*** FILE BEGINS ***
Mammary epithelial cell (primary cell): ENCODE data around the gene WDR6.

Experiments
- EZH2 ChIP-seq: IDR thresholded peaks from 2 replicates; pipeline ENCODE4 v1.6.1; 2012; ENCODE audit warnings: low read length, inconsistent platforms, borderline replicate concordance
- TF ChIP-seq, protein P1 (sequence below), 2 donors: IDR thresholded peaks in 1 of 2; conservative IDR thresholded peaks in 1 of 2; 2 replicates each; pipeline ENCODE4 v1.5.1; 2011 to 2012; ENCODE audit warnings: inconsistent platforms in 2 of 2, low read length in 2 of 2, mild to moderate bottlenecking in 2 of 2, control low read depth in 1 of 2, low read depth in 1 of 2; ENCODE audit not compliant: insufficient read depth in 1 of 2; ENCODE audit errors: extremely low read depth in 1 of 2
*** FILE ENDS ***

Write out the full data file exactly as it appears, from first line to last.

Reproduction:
Mammary epithelial cell (primary cell): ENCODE data around the gene WDR6.

Experiments
- EZH2 ChIP-seq: IDR thresholded peaks from 2 replicates; pipeline ENCODE4 v1.6.1; 2012; ENCODE audit warnings: low read length, inconsistent platforms, borderline replicate concordance
- TF ChIP-seq, protein P1 (sequence below), 2 donors: IDR thresholded peaks in 1 of 2; conservative IDR thresholded peaks in 1 of 2; 2 replicates each; pipeline ENCODE4 v1.5.1; 2011 to 2012; ENCODE audit warnings: inconsistent platforms in 2 of 2, low read length in 2 of 2, mild to moderate bottlenecking in 2 of 2, control low read depth in 1 of 2, low read depth in 1 of 2; ENCODE audit not compliant: insufficient read depth in 1 of 2; ENCODE audit errors: extremely low read depth in 1 of 2